Between a rock and a hard place: New Sermo study shows that more than half of U.S. physicians are curtailing opioid prescriptions in light of opioid crisis
This week, Felice Freyer of The Boston Globe published an article on changes in prescribing practices in response to the opioid crisis that has killed thousands in the U.S. The article, titled “Doctors are cutting opioids, even if it harms patients,” largely drew on findings from a Sermo survey conducted in late December 2016.
The survey probed U.S. physicians’ attitudes toward opioids and chronic pain, particularly in light of the growing opioid crisis. With 91 American lives lost every day to prescription opioid overdose (CDC), physicians nationwide are cutting back on prescribing opioid pain medicine, as evidenced by Sermo’s survey results:
As addiction and its effects gain more attention, more than half of physicians across America are limiting opioid prescriptions, and nearly 1 in 10 have stopped prescribing the pain medication, according to our online survey of members. Those responding to the survey gave two main reasons for cutting back: the risks and hassles involved in prescribing opioids, and a better understanding of the drugs’ hazards. Just over half of all respondents had cut back on opioid prescribing within the past two years or so, while more than two-thirds of family medicine and internal medicine physicians had done so.
A little background
With the introduction of the concept of “pain as the 5th vital sign” in the 1990s, balancing pain management and addiction became significantly more difficult, according to doctors on Sermo. Pain – a concept that is completely subjective to the patient – means that a patient’s experience has begun to outweigh the medical knowledge of prescribing physicians, and it has made doctors’ jobs even more difficult. In another recent Sermo poll, more than 75% of US doctors who responded to the question “Do you believe that pain should be considered a vital sign?” answered “No.”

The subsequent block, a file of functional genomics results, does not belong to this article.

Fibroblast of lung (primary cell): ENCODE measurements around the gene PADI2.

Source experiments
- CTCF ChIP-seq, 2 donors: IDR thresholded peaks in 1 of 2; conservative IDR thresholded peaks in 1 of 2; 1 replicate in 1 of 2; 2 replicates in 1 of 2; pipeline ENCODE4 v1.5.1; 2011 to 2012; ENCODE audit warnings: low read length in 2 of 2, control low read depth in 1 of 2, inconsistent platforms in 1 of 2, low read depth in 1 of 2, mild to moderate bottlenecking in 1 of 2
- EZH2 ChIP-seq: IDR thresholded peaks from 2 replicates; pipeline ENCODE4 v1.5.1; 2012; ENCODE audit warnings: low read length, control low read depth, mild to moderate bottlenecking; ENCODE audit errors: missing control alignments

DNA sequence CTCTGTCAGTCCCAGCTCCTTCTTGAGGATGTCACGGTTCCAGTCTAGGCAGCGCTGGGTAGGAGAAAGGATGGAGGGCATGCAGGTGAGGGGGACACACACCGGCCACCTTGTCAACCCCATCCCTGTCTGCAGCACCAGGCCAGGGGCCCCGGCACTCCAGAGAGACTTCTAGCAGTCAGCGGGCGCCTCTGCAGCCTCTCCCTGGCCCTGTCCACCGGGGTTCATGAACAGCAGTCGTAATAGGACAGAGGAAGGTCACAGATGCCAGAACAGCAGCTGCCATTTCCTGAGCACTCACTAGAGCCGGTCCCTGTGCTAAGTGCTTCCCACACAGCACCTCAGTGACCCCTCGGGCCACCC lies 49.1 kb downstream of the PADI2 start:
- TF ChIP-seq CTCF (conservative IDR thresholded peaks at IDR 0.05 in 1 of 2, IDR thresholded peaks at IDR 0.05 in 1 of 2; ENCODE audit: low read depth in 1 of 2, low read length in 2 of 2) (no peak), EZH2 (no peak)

Policies that are perceived as pro-patient, like “pain as the 5th vital sign”, have, despite positive intentions, fostered the epidemic – and doctors are trying to respond responsibly. The study shows that physicians are departing from opioids, but they are left with concern about the impact on those legitimate pain sufferers who use opioids appropriately. More than one-third of the respondents said the reduction in prescribing has hurt patients with chronic pain. The percentage who believed patients had been hurt by reductions in prescribing was consistent among specialties: 36 percent of all specialties, 38 percent of family physicians and 34 percent of internists. Yet, nearly three-quarters of respondents believe chronic pain patients have adequate access to treatments other than opioids.
The role of a doctor
Doctors are between a rock and a hard place on this issue. The data shows that they are attempting to effect change through their behaviors but are not capable of fixing the epidemic – as Freyer details, there is no correlation between opioid prescription habits and rates of opioid overdose deaths. Take, for example, the state of Massachusetts, where doctors and nurse practitioners already prescribed less opioids than national rates and have made “even steeper cutbacks” in recent months, the state has “one of the highest rates of overdose deaths” and the rate of overdose deaths continues to increase, predominantly due to use of illicit drugs.
While doctors are changing their habits in light of the opioid crisis, they alone are not capable of addressing the problem – and in trying to respond, they face new troubles entirely. Physicians will continue to work on behalf of patients, and it is high time that the general public understands the nuance of the challenge that doctors are facing.
Sermo frequently taps into our global physician membership of more than 600,000 to conduct opinion surveys. For the Globe’s custom survey, nearly 3,000 U.S. physicians across 79 specialties replied. To learn more about Sermo’s polling offerings, visit: https://www.sermo.com/polls.
Are you a physician? Join Sermo or login to participate in discussions as well as surveys on topics like the opioid crisis.